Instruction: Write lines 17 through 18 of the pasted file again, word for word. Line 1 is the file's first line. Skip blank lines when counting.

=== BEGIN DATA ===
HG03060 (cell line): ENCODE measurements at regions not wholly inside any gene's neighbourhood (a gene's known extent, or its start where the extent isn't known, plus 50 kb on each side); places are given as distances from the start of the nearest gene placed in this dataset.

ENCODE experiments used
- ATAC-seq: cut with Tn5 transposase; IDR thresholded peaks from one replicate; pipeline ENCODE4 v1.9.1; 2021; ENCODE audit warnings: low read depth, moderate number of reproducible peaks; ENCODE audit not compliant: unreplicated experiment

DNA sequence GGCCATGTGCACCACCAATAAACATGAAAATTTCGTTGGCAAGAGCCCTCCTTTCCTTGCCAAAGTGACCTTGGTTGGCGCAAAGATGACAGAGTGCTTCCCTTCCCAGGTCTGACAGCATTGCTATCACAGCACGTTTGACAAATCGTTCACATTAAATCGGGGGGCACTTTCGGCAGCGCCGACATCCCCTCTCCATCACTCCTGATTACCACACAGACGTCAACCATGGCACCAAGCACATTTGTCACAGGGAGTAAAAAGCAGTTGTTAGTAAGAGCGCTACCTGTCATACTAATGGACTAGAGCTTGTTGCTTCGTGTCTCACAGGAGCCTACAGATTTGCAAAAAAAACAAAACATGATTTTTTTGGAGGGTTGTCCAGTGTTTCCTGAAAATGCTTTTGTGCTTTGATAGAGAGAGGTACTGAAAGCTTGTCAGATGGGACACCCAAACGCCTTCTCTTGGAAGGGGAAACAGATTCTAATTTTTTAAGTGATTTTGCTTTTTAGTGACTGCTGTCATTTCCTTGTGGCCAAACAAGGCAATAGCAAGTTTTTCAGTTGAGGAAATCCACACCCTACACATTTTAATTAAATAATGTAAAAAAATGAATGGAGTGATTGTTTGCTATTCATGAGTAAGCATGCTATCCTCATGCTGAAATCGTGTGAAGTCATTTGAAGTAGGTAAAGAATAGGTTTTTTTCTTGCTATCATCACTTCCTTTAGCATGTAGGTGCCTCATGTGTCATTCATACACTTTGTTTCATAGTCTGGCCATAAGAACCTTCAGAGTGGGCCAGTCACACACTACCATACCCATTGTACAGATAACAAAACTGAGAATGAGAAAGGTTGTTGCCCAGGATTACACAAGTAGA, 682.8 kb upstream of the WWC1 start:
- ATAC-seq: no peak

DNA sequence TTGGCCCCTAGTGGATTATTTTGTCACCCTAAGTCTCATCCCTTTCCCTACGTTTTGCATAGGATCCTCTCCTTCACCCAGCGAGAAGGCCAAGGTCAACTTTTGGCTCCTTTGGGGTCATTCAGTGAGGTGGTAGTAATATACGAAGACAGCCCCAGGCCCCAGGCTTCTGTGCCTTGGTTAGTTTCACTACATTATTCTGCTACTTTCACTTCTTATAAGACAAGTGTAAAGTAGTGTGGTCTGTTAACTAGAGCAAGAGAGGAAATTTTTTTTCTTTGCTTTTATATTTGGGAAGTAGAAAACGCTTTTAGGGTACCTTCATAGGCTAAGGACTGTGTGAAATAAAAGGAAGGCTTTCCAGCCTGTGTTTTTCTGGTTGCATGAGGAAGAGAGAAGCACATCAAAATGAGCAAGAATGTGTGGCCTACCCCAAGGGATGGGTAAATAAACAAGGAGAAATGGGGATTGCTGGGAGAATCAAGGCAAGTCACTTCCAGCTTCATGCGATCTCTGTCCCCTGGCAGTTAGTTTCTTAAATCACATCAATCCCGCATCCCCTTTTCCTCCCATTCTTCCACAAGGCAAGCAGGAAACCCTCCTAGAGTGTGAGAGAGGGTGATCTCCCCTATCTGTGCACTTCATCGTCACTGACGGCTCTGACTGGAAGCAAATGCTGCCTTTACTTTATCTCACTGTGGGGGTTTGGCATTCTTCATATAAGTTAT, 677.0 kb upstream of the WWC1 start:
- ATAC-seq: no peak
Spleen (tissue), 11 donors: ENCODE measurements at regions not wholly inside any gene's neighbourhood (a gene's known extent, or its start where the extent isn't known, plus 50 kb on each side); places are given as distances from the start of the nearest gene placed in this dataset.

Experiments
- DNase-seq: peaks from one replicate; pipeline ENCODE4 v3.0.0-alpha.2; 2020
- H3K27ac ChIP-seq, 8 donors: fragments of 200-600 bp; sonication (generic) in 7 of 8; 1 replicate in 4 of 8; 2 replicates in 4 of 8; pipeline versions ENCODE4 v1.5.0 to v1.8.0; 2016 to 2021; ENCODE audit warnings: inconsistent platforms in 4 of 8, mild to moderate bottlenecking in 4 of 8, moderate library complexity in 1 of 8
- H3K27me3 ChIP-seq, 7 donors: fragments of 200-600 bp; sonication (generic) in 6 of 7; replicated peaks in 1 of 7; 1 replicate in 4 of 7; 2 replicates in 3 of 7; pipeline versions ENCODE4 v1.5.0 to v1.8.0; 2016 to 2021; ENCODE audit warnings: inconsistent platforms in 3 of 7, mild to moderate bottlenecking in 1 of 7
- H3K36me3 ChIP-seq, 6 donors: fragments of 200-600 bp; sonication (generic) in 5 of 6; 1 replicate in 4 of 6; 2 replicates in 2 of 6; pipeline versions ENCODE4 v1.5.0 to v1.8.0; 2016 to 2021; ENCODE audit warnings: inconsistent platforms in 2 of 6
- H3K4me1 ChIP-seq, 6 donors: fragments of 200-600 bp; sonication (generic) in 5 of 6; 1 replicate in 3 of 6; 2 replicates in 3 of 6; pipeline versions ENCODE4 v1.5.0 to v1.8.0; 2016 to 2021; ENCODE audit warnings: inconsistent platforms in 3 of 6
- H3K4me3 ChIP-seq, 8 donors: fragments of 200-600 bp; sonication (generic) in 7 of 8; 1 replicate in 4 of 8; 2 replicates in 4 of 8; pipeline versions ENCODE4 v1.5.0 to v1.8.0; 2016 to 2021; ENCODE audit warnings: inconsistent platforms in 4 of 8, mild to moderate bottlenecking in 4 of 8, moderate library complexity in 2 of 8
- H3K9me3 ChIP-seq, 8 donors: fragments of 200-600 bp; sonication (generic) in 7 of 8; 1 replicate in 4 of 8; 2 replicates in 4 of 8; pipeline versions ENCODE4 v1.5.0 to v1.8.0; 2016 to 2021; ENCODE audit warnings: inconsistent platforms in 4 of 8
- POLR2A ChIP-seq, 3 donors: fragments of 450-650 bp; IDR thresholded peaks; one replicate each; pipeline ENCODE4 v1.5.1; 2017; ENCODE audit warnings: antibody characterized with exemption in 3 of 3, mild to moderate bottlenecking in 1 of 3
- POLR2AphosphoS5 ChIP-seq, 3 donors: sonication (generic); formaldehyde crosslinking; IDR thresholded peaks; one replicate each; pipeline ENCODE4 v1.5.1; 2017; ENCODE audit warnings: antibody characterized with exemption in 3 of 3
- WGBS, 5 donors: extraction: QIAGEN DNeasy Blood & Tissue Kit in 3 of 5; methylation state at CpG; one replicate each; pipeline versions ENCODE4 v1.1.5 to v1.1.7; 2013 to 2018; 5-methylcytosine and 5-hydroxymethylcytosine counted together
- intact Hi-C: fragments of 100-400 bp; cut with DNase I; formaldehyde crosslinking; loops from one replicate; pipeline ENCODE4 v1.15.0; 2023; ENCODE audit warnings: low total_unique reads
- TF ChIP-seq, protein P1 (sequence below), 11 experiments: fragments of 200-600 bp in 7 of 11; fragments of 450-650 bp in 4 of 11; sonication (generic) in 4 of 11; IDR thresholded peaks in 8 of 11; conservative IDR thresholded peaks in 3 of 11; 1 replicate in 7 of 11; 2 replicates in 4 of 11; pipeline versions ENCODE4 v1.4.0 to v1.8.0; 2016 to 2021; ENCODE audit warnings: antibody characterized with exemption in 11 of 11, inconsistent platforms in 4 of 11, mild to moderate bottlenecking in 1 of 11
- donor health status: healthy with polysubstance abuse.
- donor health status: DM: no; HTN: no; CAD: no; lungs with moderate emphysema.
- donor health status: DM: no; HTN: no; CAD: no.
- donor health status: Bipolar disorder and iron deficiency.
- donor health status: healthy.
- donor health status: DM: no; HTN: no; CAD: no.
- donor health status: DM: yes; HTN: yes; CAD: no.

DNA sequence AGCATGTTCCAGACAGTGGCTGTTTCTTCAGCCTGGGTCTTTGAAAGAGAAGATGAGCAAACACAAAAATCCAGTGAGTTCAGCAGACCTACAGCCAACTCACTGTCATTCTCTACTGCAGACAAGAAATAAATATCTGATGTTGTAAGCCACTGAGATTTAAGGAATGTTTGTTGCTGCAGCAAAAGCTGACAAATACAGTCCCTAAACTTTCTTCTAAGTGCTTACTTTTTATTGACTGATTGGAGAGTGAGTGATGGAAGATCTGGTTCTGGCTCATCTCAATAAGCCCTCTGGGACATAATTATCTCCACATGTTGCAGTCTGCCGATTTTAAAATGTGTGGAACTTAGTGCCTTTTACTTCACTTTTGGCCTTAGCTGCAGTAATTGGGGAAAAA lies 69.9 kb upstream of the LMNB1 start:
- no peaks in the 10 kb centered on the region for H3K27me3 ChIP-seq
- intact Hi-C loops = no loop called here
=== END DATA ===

- POLR2A ChIP-seq, 3 donors: fragments of 450-650 bp; IDR thresholded peaks; one replicate each; pipeline ENCODE4 v1.5.1; 2017; ENCODE audit warnings: antibody characterized with exemption in 3 of 3, mild to moderate bottlenecking in 1 of 3
- POLR2AphosphoS5 ChIP-seq, 3 donors: sonication (generic); formaldehyde crosslinking; IDR thresholded peaks; one replicate each; pipeline ENCODE4 v1.5.1; 2017; ENCODE audit warnings: antibody characterized with exemption in 3 of 3